True Faith Turns To God (37:1-13)
Listen to what Hezekiah does in verse 1: “He tore his clothes and covered himself with sackcloth and went into the house of the Lord.” With a sign of humility and mourning, Hezekiah goes to the temple of the Lord. Hezekiah appears to be following the prescription given by Solomon at the dedication of the temple.
“When your people Israel are defeated before the enemy because they have sinned against you, and if they turn again to you and acknowledge your name and pray and plead with you in this house, then hear in heaven and forgive the sin of your people Israel and bring them again to the land that you gave to their fathers.” (1 Kings 8:33–34 ESV)
Verses 3-4 contain Hezekiah’s admission of total failure. His policies have brought Judah into this moment. Notice that Hezekiah does not merely proclaim this as a day of distress. It is a day of rebuke and disgrace. There is a confession of failure being made by the king. The human attempts for deliverance have been foolish. In verse 4 the king admits that these decisions have led to the mocking of the living God. Hezekiah’s only hope is that the Lord will rebuke the mocking words these Assyrians are declaring. Therefore Hezekiah calls upon Isaiah to pray on behalf of the people, the remnant. It seems that the problem finally sinks into Hezekiah. True faith must turn to God. Relying upon yourself ends in disaster and causes the name of the Lord to be mocked. Our lives truly mirror the words of verse 3. We have brought our lives to this point, thinking we have done well, only to realize that our strength is insufficient.
We must be ready and willing to confess our insufficiency and weaknesses to God. God has not called for us to pretend that we are strong. He has called for us to admit our weakness and rely upon his strength. He has called us to confess our weakness and let God be the one to accomplish great things. Why do you think God commands us to confess our sins to him? It is certainly not because he does not know our sins. What is God looking for in our hearts to confess our sins? God wants us to admit our insufficiency and our need for God’s power and strength. What other purpose is there but to humble ourselves before our God? True faith confesses sins, weaknesses, faults, errors, and difficulties.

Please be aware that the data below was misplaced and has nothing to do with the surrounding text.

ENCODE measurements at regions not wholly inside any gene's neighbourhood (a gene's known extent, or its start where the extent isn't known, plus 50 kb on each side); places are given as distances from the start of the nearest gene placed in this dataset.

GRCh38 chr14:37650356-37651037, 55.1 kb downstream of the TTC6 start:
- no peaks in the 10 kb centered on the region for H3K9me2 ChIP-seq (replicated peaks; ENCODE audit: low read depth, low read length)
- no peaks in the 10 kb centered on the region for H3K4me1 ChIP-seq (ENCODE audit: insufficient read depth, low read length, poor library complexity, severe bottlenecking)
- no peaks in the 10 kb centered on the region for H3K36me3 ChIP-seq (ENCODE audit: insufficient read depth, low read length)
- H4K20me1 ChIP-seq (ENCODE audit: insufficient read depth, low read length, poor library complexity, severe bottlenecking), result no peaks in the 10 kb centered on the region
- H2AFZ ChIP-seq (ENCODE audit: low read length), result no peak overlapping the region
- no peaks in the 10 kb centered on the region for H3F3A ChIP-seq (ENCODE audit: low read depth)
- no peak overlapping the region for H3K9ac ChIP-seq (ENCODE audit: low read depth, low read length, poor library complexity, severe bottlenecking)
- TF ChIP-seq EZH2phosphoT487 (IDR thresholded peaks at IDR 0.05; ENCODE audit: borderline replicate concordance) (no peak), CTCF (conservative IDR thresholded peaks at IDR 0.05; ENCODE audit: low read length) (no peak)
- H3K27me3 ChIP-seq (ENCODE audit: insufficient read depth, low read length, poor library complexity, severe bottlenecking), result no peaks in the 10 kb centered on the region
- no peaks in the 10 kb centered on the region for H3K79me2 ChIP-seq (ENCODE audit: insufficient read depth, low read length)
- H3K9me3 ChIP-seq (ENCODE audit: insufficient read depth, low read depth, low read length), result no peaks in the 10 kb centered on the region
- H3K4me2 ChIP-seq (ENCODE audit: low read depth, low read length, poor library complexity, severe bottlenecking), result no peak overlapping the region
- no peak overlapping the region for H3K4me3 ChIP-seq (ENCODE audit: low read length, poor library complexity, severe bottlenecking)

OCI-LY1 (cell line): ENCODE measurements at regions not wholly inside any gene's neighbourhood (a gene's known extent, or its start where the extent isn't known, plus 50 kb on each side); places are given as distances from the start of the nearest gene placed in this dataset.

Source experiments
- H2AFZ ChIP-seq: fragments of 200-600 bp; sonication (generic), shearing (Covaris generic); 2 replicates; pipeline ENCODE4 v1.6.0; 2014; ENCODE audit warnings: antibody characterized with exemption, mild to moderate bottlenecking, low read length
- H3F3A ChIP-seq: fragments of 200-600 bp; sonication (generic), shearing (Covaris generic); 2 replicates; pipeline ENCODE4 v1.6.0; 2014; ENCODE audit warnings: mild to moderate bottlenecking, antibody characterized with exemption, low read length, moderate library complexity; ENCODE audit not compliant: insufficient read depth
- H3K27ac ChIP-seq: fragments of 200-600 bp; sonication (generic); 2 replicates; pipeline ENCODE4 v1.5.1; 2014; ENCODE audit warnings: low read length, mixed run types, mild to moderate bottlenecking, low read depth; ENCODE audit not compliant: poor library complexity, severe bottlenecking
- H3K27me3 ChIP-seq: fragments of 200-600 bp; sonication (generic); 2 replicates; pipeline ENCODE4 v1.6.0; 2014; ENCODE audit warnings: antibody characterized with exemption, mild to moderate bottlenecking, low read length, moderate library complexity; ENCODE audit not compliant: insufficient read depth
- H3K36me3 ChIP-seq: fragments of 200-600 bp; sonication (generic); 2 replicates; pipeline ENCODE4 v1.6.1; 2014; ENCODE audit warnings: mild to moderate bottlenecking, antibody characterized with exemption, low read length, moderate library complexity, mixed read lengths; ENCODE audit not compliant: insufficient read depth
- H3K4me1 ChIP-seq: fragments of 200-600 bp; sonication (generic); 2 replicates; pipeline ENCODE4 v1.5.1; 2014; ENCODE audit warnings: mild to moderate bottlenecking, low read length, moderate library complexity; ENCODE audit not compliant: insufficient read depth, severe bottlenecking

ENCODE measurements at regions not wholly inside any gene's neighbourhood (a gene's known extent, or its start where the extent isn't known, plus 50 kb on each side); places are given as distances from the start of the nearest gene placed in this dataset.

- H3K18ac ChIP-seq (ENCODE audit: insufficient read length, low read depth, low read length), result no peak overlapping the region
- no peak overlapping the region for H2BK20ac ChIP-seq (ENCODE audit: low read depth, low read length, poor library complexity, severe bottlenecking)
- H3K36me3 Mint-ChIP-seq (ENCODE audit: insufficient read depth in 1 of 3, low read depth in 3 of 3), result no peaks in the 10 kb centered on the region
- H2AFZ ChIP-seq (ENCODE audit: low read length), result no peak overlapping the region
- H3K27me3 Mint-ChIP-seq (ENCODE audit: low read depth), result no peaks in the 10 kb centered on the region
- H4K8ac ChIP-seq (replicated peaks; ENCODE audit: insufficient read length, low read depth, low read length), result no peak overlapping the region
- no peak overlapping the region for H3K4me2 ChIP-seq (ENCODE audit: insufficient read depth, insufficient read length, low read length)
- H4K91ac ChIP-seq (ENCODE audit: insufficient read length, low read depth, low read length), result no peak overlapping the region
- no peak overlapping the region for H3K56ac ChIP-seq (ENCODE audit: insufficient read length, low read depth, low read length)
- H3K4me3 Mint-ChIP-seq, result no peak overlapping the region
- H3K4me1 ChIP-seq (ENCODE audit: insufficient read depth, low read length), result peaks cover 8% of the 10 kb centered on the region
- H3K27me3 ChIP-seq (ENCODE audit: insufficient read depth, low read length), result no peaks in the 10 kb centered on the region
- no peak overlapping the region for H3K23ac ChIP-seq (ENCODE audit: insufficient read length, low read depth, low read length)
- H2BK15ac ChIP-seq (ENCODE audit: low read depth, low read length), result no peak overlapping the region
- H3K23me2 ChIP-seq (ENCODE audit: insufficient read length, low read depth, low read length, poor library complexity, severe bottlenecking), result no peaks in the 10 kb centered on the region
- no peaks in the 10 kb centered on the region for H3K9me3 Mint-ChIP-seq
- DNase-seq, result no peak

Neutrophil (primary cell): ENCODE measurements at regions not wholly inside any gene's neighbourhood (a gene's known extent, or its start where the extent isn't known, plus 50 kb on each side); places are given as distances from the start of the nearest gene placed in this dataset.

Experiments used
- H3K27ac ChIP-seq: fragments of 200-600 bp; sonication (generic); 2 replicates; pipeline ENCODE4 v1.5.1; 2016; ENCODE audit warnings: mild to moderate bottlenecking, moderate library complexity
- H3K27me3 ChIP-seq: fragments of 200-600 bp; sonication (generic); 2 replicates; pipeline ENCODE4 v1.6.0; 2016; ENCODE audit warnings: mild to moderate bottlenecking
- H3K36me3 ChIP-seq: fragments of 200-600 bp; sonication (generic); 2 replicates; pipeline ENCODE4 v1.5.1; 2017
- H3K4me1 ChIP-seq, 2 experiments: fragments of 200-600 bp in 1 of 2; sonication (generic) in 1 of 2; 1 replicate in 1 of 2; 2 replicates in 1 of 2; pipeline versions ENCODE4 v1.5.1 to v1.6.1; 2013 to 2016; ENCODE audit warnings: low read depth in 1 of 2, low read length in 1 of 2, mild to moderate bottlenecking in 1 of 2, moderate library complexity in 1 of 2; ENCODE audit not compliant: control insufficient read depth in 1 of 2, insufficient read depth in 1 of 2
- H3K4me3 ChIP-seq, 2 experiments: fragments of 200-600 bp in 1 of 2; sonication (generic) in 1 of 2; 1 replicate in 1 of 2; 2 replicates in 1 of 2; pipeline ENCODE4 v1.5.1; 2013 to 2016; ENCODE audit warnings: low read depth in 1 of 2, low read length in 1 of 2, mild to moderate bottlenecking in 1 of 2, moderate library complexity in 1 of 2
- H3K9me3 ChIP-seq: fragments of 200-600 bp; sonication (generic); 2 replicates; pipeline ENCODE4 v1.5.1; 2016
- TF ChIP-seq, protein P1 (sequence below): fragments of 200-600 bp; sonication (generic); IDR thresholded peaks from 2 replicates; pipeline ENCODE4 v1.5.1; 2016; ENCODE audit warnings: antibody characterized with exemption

But notice that our confession of sins and weakness does not mean that the threat to trust in others or ourselves will disappear. Hezekiah makes his confession but Rabshakeh is still threatening Hezekiah. Look at verse 10, “Do not let your God in whom you trust deceive you by promising that Jerusalem will not be given into the hand of the king of Assyria.” The temptation still comes to Hezekiah and to each of us: your trust is misplaced. Your trust is unfounded. This is the temptation that Satan throws at us: Your dependence on God will only end in failure. So how should we handle this temptation? Look at what Hezekiah does.
True Faith Prays (37:14-20)
Hezekiah prays to the Lord. Notice what he prays. No idol can help and no idol can save. There is no other deliverer but the Lord. Also notice the basis of Hezekiah’s call to the Lord for deliverance in verse 20. “So now, O LORD our God, save us from his hand, that all the kingdoms of the earth may know that you alone are the LORD.” (Isaiah 37:20 ESV) True faith not only prays, but prays for the glory of God so that the world may know that he is the only God. The only thing that matters is the glory of God and that the world proclaim that glory. Don’t let these enemies blaspheme your name because you are the awesome, gracious, and powerful Lord of Hosts! Even when it appears that all hope is lost by physical metrics, Hezekiah places his trust in the Lord, praying for his intervention.